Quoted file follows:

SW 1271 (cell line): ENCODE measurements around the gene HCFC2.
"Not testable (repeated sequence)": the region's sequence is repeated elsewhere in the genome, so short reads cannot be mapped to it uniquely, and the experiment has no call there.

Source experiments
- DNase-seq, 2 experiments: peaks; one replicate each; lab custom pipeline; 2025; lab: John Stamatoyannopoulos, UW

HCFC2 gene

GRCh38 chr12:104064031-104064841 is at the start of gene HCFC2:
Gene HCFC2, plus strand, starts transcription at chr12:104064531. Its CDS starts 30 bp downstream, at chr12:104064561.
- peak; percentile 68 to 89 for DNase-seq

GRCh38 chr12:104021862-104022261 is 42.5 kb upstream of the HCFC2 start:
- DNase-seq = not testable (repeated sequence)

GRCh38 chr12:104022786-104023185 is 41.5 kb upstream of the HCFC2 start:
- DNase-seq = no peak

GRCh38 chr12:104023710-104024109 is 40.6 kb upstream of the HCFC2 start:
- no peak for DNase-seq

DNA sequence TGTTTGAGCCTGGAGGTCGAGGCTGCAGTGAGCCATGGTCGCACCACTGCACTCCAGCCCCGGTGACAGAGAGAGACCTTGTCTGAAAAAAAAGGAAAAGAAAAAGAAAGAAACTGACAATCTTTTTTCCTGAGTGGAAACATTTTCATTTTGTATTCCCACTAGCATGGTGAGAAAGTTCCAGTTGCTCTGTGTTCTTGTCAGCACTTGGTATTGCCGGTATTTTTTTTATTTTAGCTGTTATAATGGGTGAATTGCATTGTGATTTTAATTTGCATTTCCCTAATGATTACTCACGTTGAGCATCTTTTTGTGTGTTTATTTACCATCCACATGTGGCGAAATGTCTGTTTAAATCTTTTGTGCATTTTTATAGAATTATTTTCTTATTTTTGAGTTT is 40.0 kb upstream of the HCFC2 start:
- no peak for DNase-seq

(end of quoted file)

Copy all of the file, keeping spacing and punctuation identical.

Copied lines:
SW 1271 (cell line): ENCODE measurements around the gene HCFC2.
"Not testable (repeated sequence)": the region's sequence is repeated elsewhere in the genome, so short reads cannot be mapped to it uniquely, and the experiment has no call there.

Source experiments
- DNase-seq, 2 experiments: peaks; one replicate each; lab custom pipeline; 2025; lab: John Stamatoyannopoulos, UW

HCFC2 gene

GRCh38 chr12:104064031-104064841 is at the start of gene HCFC2:
Gene HCFC2, plus strand, starts transcription at chr12:104064531. Its CDS starts 30 bp downstream, at chr12:104064561.
- peak; percentile 68 to 89 for DNase-seq

GRCh38 chr12:104021862-104022261 is 42.5 kb upstream of the HCFC2 start:
- DNase-seq = not testable (repeated sequence)

GRCh38 chr12:104022786-104023185 is 41.5 kb upstream of the HCFC2 start:
- DNase-seq = no peak

GRCh38 chr12:104023710-104024109 is 40.6 kb upstream of the HCFC2 start:
- no peak for DNase-seq

DNA sequence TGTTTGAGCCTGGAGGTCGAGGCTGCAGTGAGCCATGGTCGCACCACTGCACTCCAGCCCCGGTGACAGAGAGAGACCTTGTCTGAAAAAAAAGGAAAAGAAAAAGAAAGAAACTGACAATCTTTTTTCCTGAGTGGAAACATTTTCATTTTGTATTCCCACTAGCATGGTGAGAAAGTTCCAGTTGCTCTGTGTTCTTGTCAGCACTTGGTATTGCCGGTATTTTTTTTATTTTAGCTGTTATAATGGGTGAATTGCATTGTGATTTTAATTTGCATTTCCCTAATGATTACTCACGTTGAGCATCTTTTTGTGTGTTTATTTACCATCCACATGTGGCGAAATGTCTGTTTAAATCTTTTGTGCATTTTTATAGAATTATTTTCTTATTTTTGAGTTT is 40.0 kb upstream of the HCFC2 start:
- no peak for DNase-seq